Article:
US Secretary of State, Khalizad discuss Afghan peace

US Secretary of State Antony Blinken Thursday met with US Special Representative for Afghanistan Reconciliation, Zalmay Khalilzad, and discussed the Afghan peace process.

“Great meeting with Ambassador Khalilzad to discuss the way forward in Afghanistan: continuing to protect the US against the threat of terrorism, achieving a just and durable political settlement there, and cementing a permanent and comprehensive ceasefire,” Blinken said in a tweet.

Biden’s Administration has retained Khalilzad, who has for the past two years been the driving force behind the Afghan peace process, to continue the Afghan peace mission.

In a series of tweets, Khalilzad stated that he has briefed Blinken on the Afghanistan peace process “in the context of our continuing policy review.”

“We discussed the focus on our conditions-based strategy, one that brings peace to Afghanistan, secures a stable future for its citizens, and prevents anyone from using Afghanistan to threaten the United States and our allies,” Khalilzad said.

This comes as the government and the Taliban peace negotiating teams have not held any formal meetings in the last 19 days.

Meanwhile, the International Union for Muslim Scholars this week called for all Muslim scholars to work to end the conflict in Afghanistan and ensure the safety of its people.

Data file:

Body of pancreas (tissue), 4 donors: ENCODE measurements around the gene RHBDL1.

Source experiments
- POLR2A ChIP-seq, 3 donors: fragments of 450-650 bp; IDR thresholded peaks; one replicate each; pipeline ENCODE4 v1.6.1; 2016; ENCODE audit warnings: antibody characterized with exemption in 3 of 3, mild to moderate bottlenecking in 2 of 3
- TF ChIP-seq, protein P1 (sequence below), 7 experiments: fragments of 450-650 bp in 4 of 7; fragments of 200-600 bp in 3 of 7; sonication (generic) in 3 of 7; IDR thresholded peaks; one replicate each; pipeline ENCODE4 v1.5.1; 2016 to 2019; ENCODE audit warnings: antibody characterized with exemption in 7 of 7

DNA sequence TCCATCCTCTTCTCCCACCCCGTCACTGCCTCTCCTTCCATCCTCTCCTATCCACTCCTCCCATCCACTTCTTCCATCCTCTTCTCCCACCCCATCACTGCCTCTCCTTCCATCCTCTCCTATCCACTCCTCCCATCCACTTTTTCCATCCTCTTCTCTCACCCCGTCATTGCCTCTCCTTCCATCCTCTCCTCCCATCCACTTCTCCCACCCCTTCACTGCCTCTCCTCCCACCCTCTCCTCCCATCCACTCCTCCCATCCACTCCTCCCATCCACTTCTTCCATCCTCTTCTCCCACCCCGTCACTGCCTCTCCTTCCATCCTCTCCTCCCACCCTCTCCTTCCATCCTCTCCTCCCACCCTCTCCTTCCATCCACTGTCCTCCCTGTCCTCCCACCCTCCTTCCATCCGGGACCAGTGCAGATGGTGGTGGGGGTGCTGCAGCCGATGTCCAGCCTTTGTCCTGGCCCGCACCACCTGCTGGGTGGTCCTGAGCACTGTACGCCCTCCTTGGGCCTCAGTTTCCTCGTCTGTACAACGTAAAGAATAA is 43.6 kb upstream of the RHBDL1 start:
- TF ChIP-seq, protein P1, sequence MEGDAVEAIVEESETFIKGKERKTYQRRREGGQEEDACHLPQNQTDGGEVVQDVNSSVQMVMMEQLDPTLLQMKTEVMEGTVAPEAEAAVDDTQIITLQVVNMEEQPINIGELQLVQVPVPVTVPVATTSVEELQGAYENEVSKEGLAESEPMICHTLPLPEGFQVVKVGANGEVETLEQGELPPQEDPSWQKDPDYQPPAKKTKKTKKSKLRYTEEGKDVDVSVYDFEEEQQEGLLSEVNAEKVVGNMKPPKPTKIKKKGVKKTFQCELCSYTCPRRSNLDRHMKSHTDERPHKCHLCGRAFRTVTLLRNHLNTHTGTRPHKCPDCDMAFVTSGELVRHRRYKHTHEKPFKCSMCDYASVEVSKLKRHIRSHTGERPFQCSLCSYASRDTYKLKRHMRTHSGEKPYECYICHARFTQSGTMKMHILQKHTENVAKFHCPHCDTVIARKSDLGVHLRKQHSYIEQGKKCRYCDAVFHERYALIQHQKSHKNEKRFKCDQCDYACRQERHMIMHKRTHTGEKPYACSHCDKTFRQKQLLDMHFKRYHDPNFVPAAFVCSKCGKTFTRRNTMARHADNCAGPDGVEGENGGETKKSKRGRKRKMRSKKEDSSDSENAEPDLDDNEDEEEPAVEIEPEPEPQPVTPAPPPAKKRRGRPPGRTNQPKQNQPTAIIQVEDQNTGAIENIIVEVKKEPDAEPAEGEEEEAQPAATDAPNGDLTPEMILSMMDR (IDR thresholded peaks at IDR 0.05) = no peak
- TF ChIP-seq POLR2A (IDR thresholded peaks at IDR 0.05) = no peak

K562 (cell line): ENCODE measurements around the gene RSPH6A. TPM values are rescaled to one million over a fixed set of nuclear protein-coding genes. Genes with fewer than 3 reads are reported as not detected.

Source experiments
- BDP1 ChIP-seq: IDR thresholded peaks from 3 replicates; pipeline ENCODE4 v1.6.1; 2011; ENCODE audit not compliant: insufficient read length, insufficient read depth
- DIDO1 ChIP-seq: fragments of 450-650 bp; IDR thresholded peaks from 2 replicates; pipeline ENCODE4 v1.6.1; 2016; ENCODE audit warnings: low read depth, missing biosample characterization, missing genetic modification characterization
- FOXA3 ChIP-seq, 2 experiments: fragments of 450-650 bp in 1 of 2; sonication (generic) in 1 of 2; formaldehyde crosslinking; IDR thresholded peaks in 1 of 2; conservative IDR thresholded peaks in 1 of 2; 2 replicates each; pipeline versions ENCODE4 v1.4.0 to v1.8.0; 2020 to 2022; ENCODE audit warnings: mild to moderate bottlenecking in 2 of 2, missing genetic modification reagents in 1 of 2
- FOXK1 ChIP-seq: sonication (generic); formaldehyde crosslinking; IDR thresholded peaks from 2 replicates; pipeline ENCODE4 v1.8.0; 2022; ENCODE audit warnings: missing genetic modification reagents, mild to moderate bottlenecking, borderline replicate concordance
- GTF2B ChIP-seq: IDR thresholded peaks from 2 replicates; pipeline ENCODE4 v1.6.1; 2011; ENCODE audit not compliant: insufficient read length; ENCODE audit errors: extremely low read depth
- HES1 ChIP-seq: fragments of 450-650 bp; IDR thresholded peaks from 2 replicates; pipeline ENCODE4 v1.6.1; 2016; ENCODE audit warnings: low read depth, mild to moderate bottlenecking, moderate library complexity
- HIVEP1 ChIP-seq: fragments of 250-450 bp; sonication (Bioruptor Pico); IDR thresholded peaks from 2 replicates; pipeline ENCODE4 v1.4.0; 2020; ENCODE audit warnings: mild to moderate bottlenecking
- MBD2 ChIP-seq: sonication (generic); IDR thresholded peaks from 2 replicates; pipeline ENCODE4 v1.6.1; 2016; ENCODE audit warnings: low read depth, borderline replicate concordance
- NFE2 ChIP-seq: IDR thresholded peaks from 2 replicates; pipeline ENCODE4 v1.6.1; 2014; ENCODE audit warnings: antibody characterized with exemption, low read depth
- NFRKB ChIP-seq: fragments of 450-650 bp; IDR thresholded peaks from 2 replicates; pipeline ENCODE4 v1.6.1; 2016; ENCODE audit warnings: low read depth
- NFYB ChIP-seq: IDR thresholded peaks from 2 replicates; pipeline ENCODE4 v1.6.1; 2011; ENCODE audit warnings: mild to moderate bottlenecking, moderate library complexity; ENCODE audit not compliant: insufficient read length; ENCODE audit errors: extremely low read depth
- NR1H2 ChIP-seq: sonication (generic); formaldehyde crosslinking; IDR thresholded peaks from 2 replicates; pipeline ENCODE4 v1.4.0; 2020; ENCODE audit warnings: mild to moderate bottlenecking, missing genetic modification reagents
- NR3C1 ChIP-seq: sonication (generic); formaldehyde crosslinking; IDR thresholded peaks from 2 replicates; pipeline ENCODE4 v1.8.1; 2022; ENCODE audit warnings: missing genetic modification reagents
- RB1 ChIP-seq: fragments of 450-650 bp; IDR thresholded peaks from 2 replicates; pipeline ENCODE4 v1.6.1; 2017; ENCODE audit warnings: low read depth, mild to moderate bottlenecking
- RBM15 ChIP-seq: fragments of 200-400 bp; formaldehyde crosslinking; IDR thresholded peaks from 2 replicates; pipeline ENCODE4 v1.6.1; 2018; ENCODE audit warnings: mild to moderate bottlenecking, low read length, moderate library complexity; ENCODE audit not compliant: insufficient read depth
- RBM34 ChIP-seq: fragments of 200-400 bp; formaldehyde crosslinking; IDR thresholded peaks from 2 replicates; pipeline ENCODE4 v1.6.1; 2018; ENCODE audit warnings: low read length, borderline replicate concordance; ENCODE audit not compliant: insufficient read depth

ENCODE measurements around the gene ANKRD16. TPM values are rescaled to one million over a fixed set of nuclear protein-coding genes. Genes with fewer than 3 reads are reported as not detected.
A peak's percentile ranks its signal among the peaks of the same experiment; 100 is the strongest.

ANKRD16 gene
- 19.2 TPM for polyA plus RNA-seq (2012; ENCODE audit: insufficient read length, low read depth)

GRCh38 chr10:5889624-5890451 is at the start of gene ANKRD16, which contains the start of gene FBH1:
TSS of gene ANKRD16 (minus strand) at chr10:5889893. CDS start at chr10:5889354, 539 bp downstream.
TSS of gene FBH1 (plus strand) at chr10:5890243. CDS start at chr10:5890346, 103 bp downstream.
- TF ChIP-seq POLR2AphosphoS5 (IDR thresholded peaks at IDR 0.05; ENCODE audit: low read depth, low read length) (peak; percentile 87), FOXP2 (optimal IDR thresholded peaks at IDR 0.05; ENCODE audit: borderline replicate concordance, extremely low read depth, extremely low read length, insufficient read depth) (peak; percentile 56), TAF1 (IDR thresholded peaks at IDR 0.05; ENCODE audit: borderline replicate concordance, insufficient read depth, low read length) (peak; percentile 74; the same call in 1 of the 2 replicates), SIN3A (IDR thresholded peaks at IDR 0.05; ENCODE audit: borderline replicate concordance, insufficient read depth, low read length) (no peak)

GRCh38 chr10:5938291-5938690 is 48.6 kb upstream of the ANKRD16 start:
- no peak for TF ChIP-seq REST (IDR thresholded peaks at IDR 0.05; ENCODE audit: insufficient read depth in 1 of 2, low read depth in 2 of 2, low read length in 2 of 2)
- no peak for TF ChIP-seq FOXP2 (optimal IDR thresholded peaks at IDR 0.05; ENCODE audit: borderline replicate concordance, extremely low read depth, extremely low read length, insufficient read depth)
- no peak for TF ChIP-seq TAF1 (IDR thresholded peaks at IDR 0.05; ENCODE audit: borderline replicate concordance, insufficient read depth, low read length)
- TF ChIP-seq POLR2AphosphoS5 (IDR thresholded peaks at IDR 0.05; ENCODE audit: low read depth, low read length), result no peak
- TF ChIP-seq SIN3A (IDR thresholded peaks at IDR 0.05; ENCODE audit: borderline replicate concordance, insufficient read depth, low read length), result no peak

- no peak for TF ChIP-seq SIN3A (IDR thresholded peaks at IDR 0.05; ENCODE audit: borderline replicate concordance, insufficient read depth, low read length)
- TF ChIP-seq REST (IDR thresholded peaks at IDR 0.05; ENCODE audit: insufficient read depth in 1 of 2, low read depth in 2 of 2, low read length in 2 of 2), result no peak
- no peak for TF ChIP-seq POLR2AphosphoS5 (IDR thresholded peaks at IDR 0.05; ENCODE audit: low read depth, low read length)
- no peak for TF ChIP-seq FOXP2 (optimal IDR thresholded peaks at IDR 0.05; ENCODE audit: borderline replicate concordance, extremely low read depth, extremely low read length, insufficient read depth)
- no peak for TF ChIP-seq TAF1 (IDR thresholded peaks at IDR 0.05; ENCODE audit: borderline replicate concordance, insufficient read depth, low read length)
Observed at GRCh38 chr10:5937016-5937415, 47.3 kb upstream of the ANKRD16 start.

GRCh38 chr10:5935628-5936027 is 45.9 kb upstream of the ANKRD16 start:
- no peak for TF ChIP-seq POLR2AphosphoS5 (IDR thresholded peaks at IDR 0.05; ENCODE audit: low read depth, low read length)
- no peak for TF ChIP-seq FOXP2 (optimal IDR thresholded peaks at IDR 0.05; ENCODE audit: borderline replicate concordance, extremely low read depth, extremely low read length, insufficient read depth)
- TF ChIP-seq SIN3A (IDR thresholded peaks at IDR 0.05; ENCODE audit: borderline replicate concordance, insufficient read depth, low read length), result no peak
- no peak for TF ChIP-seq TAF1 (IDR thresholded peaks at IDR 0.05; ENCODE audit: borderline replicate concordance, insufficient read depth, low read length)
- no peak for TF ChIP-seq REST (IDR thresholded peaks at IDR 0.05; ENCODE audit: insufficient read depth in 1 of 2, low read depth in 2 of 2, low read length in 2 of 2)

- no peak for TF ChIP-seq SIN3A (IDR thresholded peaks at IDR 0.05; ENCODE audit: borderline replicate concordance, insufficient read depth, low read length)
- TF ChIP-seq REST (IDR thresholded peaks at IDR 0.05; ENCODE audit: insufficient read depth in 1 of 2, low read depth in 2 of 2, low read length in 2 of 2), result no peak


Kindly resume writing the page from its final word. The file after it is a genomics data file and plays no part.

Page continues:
In a statement issued by the IUMS, they said they call “on all scholars and intellectuals to strive for an end to the bloodshed, and to achieve stability and safety for the Afghan people.”

The IUMS also strongly condemned and denounced the systematic targeting of scholars and intellectuals in Afghanistan and they urged all religious scholars and intellectuals to make efforts to help stop the bloodshed and to achieve stability, security, and safety for the Afghan people.

They said the ongoing targeting of religious scholars “has dire consequences for the future of Afghanistan as well as for the region.”

The IUMS also stated that the violence and killing of innocent civilians are forbidden by Islamic laws, customs, and international laws.

The organization emphasized it “condemns all acts of violence, assassination, and terrorism against religious scholars, intellectuals, opinion-holders, and dissidents.

“The Union considers these assassinations a crime and aggression against the victims,
against the Afghan people, and an insult to Islam and Muslims.

“The Union emphasizes the prohibition of aggression and murder,” stating it is against Islam.